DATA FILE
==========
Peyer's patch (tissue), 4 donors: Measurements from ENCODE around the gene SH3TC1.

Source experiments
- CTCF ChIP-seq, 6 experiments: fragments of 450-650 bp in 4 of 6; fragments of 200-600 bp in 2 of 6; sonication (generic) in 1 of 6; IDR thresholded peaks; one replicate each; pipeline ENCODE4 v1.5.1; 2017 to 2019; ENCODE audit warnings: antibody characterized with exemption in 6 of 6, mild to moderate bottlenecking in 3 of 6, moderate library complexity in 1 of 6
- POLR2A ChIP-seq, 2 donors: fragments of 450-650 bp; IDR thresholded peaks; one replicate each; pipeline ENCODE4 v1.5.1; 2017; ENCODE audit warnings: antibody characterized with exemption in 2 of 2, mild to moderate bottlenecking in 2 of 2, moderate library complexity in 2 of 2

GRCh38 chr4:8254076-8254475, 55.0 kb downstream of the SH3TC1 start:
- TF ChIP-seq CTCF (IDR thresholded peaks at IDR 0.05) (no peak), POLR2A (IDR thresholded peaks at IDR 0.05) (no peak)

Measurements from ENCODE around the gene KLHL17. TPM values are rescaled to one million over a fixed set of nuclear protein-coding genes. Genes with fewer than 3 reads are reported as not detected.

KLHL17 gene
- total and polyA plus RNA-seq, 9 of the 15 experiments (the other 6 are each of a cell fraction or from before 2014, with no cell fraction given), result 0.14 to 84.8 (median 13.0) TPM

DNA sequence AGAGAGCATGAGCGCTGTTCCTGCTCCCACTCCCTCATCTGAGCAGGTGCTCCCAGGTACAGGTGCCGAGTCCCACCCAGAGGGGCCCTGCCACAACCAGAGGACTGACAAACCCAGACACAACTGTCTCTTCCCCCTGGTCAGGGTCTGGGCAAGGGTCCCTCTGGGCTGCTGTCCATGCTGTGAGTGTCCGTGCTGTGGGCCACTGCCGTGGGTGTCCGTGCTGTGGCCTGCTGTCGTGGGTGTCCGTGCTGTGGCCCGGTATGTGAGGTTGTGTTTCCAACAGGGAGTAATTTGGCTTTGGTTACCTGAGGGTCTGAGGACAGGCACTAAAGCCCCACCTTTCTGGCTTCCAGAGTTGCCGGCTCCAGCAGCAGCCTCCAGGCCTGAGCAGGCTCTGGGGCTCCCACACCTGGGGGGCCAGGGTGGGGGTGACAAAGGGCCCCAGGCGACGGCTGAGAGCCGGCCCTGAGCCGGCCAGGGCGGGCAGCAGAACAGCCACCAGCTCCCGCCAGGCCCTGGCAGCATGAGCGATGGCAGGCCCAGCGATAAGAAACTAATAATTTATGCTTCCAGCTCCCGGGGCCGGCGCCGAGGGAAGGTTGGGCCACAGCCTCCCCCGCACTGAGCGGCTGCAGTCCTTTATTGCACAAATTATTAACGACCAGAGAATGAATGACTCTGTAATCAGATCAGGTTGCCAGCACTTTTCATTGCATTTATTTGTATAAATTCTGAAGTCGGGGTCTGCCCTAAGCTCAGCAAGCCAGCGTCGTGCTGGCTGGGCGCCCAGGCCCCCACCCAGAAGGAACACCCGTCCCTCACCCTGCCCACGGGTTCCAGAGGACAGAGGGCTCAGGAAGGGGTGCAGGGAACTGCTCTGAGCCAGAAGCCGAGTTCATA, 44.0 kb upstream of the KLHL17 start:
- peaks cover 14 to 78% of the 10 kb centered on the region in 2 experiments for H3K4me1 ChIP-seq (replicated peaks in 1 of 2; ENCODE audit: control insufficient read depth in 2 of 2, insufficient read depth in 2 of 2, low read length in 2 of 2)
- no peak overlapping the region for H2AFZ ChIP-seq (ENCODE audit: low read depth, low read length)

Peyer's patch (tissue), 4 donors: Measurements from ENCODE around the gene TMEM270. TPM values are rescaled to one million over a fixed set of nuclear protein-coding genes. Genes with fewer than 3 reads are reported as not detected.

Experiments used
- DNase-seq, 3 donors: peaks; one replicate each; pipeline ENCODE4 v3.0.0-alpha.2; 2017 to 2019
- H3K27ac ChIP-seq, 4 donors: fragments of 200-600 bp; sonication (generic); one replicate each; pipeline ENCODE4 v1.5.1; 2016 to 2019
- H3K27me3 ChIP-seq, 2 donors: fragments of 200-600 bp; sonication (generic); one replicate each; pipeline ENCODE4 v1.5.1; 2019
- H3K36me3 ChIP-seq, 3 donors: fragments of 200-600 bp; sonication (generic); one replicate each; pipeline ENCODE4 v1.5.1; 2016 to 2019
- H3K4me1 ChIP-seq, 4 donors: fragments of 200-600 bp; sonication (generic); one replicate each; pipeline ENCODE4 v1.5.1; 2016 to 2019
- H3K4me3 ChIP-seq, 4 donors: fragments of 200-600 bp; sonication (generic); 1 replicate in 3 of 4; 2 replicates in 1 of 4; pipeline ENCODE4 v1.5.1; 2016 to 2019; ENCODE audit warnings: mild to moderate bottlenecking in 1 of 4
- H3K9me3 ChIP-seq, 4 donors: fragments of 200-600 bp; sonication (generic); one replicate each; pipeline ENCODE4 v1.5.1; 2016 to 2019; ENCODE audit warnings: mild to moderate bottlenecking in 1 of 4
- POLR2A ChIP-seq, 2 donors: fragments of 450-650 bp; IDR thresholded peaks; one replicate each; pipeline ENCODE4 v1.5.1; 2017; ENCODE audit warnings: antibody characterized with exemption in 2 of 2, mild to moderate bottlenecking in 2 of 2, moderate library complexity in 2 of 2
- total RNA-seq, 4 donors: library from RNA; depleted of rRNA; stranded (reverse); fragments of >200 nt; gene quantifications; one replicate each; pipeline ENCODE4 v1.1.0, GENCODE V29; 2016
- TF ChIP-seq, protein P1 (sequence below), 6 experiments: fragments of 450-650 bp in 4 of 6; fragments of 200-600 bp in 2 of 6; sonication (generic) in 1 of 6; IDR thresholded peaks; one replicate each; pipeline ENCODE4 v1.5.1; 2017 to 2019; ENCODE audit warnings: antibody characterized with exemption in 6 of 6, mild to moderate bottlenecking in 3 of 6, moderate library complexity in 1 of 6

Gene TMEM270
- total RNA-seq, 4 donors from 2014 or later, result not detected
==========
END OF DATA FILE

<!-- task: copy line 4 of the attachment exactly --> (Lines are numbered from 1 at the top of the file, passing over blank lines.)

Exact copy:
- POLR2A ChIP-seq, 2 donors: fragments of 450-650 bp; IDR thresholded peaks; one replicate each; pipeline ENCODE4 v1.5.1; 2017; ENCODE audit warnings: antibody characterized with exemption in 2 of 2, mild to moderate bottlenecking in 2 of 2, moderate library complexity in 2 of 2